your burning questions about salary, answered

If you’re like most people, talking to your employer about your salary is intimidating. You might even avoid it altogether, simply because you’re unsure how to raise it or because you worry about how your manager will react. But with annual performance evaluations coming up for many people, now is a perfect time to get over your fears and talk salary!

Here are six common salary questions, demystified.

1. How can I figure out what I should be earning?

The most obvious way to figure this out might seem to be to consult the many websites that provide salary information. However, many job-seekers report that these sites don’t account for the fact that job titles frequently represent wildly different scopes of responsibility. More reliable methods include:

  • Asking other people in your field for their opinion. Most people don’t want to be directly asked what their salary is, but you can bounce figures off them and see how they respond. Do they think the number you mention is about right, or does it seem too high or too low to them?
  • Asking professional organizations in your industry. They often do periodic salary surveys they can share with you, and even if they don’t, they can often give you general information about what range to expect.
  • Looking at similar positions on online job boards to see if salary ranges are listed.

Remember that you’re looking for patterns and trends to inform your thinking; you’re not after one specific figure. That’s especially true because salaries are only one piece of a compensation package; many companies factor in other elements as well, such as benefits, bonuses, and quality of life issues.

2. What if my coworker is earning more than me?

It’s frustrating to see someone earning more money than you for the same work. But  people’s salaries vary for all sorts of reasons: one person was a better negotiator than the other when first being hired, or the job market was tighter when she was hired, or she has a particular degree or skill set that the company rewards, or the budget for her department is different than yours, or her boss is a nightmare and the company pays people working for him a premium.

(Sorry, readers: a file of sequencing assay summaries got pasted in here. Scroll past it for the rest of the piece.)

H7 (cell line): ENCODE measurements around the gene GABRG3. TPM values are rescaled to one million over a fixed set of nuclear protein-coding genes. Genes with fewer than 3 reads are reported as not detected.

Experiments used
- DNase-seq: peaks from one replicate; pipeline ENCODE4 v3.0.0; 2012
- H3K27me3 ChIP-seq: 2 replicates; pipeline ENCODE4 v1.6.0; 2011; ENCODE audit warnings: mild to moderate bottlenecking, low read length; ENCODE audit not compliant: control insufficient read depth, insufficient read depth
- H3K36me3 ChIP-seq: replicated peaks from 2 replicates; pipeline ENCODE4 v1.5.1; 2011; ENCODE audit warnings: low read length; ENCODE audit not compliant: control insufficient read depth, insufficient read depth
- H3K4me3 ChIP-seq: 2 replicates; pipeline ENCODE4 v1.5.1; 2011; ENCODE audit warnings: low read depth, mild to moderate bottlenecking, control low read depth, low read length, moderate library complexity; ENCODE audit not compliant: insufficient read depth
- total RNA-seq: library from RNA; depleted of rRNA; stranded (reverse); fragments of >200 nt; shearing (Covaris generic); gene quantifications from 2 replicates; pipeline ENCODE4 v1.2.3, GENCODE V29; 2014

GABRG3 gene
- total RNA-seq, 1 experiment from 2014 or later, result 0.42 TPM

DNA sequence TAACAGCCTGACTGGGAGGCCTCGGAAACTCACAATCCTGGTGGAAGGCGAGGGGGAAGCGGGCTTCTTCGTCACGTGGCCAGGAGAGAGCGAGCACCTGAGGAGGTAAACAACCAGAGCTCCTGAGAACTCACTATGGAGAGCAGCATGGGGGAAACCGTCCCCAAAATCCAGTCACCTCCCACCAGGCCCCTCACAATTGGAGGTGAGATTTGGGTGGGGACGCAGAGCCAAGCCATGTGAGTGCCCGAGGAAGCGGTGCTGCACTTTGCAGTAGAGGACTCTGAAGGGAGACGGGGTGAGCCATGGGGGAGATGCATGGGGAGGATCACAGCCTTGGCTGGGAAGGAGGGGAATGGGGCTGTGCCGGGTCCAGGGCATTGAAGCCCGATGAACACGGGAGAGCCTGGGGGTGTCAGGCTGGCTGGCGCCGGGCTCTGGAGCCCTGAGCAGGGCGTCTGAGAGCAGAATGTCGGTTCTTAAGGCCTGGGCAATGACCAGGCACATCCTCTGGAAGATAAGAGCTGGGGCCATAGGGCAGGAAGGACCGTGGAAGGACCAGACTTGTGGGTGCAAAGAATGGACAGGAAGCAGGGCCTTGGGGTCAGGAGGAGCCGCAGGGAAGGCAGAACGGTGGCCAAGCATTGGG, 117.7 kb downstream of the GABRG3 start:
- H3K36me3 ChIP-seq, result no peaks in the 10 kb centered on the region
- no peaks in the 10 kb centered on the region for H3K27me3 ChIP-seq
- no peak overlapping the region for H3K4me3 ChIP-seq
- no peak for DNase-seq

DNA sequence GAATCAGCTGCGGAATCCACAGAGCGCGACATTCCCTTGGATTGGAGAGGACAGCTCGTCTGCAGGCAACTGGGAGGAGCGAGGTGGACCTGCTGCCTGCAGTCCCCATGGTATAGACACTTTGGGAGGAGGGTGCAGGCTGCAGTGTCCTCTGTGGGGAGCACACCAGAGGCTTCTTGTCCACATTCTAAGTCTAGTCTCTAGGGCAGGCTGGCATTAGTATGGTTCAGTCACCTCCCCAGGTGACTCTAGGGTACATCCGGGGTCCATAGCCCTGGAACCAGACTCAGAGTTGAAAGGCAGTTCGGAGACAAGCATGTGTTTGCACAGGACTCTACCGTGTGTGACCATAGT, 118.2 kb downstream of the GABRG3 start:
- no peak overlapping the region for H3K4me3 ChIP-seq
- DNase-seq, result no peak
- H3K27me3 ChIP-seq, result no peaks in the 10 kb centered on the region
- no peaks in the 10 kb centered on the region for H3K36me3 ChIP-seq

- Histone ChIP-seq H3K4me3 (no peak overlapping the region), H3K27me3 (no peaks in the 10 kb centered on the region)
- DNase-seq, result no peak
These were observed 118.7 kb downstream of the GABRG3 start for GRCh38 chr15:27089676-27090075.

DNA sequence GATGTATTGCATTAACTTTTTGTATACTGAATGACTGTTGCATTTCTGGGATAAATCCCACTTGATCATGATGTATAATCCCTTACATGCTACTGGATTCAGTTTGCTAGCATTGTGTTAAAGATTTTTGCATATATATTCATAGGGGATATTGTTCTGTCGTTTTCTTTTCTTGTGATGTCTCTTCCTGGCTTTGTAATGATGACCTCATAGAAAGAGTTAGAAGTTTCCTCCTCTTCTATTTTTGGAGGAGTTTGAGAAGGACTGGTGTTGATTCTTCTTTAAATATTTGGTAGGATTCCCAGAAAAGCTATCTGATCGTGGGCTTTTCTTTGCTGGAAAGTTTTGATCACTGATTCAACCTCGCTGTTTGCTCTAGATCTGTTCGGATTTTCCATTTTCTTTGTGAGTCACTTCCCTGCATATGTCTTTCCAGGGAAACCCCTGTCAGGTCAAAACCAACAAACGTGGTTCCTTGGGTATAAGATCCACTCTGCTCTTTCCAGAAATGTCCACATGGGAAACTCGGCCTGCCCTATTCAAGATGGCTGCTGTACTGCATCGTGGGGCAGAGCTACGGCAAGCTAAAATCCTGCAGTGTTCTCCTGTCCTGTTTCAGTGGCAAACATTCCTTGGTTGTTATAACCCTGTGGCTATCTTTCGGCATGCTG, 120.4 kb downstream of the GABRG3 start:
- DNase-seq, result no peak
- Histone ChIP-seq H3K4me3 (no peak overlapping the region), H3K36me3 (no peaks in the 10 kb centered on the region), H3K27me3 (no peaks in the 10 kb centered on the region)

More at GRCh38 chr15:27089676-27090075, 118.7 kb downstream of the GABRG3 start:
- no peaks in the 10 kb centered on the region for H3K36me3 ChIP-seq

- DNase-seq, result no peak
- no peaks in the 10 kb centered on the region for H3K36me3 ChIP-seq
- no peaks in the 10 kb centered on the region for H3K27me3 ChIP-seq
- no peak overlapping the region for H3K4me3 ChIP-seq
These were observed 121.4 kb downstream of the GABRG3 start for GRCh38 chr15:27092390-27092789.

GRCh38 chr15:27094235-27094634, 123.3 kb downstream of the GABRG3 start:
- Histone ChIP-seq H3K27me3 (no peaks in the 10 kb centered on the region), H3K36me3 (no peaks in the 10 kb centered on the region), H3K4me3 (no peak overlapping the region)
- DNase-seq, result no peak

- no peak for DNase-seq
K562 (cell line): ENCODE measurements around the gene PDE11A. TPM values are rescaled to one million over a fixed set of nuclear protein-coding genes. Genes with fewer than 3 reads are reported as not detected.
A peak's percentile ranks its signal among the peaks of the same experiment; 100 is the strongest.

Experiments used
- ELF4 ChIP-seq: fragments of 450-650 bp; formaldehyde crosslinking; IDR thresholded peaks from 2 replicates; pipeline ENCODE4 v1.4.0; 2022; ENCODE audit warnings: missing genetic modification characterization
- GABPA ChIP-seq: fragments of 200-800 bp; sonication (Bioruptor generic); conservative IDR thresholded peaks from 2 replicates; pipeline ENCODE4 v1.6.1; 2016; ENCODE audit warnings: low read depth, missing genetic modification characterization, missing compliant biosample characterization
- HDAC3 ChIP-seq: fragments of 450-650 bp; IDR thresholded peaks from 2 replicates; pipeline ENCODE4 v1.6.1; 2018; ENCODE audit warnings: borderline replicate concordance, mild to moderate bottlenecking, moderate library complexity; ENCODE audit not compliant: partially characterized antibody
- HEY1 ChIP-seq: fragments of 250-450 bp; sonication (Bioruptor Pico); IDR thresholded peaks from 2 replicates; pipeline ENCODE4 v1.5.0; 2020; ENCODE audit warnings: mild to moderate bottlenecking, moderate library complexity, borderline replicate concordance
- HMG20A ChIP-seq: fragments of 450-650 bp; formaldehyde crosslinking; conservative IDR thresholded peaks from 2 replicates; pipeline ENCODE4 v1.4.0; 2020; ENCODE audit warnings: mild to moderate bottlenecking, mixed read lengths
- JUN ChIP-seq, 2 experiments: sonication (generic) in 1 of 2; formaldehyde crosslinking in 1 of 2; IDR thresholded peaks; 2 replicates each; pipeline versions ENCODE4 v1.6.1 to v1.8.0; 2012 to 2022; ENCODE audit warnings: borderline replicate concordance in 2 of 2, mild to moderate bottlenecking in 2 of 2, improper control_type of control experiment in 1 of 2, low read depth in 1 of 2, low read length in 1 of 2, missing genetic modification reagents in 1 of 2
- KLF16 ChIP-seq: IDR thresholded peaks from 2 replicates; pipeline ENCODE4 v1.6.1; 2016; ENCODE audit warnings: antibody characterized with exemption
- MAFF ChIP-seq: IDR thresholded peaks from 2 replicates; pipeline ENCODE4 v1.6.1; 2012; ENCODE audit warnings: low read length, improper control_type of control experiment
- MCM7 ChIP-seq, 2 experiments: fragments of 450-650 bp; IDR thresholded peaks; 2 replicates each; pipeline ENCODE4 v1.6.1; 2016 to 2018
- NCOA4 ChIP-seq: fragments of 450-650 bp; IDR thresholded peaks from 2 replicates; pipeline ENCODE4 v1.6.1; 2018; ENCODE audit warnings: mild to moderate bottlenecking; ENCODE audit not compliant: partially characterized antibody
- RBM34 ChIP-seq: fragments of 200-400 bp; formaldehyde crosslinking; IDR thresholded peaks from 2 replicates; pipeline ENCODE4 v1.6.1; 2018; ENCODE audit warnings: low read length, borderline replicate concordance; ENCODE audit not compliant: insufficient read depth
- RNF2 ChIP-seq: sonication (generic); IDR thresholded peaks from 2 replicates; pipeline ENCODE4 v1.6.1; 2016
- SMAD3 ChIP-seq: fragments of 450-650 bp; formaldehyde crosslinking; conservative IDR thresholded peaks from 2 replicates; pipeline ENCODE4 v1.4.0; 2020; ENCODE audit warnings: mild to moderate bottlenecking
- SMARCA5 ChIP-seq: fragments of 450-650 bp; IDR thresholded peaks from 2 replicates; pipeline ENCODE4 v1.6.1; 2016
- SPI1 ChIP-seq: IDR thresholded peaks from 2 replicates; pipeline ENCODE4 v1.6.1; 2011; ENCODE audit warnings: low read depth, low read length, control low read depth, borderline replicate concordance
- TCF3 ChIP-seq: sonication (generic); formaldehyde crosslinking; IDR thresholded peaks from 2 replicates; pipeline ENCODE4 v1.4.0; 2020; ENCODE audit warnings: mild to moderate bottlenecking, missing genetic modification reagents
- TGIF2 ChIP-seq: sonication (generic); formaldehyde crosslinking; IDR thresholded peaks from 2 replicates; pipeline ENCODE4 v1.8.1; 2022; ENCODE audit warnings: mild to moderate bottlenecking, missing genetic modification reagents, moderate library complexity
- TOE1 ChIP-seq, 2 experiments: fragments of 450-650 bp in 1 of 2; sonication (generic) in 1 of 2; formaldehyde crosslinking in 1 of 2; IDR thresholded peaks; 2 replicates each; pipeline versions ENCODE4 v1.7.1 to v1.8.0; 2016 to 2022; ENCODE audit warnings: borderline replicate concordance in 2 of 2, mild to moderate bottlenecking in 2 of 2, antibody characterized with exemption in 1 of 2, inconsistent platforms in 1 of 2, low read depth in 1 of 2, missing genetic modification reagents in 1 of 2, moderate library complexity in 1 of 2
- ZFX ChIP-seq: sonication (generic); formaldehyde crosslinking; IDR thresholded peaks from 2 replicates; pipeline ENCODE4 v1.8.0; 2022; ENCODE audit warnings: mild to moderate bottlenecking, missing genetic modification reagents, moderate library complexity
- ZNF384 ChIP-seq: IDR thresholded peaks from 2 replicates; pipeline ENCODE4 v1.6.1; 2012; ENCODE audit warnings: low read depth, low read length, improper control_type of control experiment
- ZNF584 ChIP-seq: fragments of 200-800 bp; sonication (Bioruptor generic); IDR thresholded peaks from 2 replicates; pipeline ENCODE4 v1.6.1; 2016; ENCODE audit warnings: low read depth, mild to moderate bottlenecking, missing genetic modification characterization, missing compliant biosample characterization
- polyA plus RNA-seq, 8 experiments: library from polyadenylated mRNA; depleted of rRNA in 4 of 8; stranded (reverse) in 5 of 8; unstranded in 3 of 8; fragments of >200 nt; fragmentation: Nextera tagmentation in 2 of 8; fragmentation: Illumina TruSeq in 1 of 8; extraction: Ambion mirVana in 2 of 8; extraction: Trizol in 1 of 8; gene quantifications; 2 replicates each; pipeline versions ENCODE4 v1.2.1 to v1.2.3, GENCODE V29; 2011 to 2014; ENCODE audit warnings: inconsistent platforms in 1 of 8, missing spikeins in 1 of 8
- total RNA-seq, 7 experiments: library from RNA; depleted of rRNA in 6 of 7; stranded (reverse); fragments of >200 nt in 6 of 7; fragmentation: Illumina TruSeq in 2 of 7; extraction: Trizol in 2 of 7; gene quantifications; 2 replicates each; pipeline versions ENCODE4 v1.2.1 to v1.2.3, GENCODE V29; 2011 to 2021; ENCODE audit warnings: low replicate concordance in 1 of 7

What you want to focus on is getting the pay that you deserve for the work you’re doing now, totally independent of what your coworker makes.

3. When is the best time to ask for a raise?

If you’re thinking about asking for a higher salary, make sure you’re able to point to a sustained track record of accomplishment. After all, a raise is recognition of a job well done, an acknowledgement that you’re now contributing at a significantly higher level than when your salary was last set. A raise says, “Your work is now worth more to us.” So you need to make sure that’s true before you make your pitch.

And of course, make sure you’ve been on the job long enough to request a salary review. In most cases, you want to have a solid year of work behind you. Ideally, you also want the company to be in decent financial straits; when employers are going through a rough financial time, they’re looking for places to cut costs, not add them, so you want to be sensitive to that.

4. How do I make the request?

Think about what you can point to that shows you’re bringing increased value to your employer. What achievements did you have in the last year? You can also try pretending that you’re your own manager and ask what about your performance would really impress you, or what your manager should be upset to lose about you if you left.

When you can, it helps to provide details to support your case. For instance, maybe you can show a file of compliments you’ve received from customers. Or maybe you can show that your idea increased revenue by X dollars, or that your productivity rate is twice the average rate.

It also helps to rehearse what you’re going to say ahead of time. For instance, you might open with something like this: “This company has been wonderful about rewarding my performance with increased responsibilities and more challenging work, and I’m really appreciative of that. However, I’ve been performing at a high level for a while now, have consistently exceeded my sales targets, and have played a key role in mentoring new staff as well. I’d like to talk to you about adjusting my salary to reflect these contributions.”

5. Will my manager react badly if I ask for a raise?

It’s perfectly normal to ask for a raise when you’ve earned one. If your request is reasonable and backed up by your value to your employer, a good manager isn’t going to react badly, even if she can’t say yes.

If you’re anxious about this, it’s helpful to understand what your manager is likely going to be thinking. Typically, when a staff member asks for more money, this is what goes through a manager’s head: “Is this reasonable? Am I going to lose this employee if I say no? Where would this put her salary in the larger context of our overall salary structure? And most importantly, how valuable is this employee?” Managers are much more willing to go out of their way to accommodate someone fantastic who they don’t want to lose—and much less likely when the request comes from someone they’re lukewarm about.